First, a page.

Since 2006, the USFWS Division of Migratory Bird Management has played a key role in the collection of avian influenza biological specimens from wild birds. This work has been conducted on a national scale in collaboration with USGS National Wildlife Health Center, U.S. Department of Agriculture (USDA), state wildlife management agencies, and non-governmental organizations. The USFWS activities are guided by the “Early Detection and Response Plan for Occurrence of Highly Pathogenic Avian Influenza in Wild Birds”, an 80-page guide to the Service’s response to this disease threat last published in 2007.

Viral Hemorrhagic Septicemia

Viral hemorrhagic septicemia (VHS) is considered to be the most important viral disease of finfish worldwide and is listed as a reportable disease by many nations and international organizations.  Prior to 1988, the causative agent, viral hemorrhagic septicemia virus (VHSV) was not known to occur outside continental Europe where it remains a major pathogen affecting rainbow trout aquaculture.  Subsequently, a North American strain of VHSV was found to be widespread among marine fish on the Pacific coast of North America where it has been shown to be highly pathogenic for marine species, especially herring.  Surveys of marine fish in other regions of the world have revealed that VHSV is also common among marine species in the North Atlantic, the Baltic Sea, the North Sea, and Japan.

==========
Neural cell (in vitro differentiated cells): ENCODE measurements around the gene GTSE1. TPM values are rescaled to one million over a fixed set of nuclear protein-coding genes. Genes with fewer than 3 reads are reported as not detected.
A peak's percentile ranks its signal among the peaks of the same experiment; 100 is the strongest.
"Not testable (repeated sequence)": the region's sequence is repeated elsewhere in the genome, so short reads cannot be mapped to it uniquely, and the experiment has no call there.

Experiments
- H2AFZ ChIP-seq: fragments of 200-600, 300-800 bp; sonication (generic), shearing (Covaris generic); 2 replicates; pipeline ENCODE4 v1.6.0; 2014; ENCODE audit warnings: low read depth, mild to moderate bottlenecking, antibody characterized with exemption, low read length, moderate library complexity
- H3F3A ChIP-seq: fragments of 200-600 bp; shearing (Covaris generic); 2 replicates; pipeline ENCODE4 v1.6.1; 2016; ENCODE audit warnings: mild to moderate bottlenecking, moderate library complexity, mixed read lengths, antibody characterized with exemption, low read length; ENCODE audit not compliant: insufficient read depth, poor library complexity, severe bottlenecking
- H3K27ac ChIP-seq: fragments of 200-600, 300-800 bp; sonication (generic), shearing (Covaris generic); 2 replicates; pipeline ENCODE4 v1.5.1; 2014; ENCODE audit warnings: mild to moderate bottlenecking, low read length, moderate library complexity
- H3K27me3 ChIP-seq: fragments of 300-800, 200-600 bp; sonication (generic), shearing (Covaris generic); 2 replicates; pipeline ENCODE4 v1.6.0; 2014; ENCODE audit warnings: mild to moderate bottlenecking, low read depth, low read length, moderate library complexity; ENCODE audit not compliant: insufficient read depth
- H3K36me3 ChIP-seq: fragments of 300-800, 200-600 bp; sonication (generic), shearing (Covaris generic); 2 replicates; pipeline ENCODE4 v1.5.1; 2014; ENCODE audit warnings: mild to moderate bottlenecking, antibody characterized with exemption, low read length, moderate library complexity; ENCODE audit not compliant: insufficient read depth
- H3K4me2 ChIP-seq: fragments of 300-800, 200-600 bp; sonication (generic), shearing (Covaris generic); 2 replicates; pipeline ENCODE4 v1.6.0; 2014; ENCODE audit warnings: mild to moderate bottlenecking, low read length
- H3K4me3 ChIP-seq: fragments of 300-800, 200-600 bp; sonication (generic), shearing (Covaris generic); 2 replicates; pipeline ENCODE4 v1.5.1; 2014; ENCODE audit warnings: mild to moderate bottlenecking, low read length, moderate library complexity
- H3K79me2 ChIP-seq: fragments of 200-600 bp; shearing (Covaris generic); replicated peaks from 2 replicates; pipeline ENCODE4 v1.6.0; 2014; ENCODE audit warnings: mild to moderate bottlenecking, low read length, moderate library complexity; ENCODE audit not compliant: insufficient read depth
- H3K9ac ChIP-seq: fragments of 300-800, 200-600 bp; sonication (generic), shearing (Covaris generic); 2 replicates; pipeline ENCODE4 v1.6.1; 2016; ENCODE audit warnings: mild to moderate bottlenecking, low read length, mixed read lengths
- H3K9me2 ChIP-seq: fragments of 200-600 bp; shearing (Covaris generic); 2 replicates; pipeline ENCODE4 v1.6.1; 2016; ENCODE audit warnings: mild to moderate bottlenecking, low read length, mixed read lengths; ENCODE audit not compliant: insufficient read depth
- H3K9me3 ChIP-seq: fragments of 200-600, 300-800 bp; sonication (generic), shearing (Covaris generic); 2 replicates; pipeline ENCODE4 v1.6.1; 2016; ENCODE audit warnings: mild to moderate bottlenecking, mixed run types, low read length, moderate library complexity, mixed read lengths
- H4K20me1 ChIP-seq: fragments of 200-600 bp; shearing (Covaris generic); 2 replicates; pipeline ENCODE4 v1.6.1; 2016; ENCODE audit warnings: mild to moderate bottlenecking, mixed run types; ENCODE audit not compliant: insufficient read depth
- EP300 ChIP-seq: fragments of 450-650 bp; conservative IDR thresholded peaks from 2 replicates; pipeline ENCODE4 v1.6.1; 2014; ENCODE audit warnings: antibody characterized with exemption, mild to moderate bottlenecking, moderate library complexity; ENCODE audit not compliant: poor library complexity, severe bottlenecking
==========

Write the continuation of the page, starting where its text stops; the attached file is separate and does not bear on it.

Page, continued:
In 2005-2006, the Great Lakes region reported that wild fish exhibited the disease or, in some cases, a related strain that caused very large fish kills.  As of April 2009, VHSV has been isolated from several species of fish in much of the Great Lakes Basin including Lake Huron, Lake Michigan, Lake St. Clair, Lake Erie, Lake Ontario, the Niagara and St. Lawrence Rivers and from inland lakes in New York, Michigan, and Wisconsin.  This isolate found in the Great Lakes region is the only strain of VHSV that has been linked to large mortalities among freshwater species.  In 2008, an isolate of VHSV was obtained from muskellunge broodstock broodstock
The reproductively mature adults in a population that breed (or spawn) and produce more individuals (offspring or progeny).

Learn more about broodstock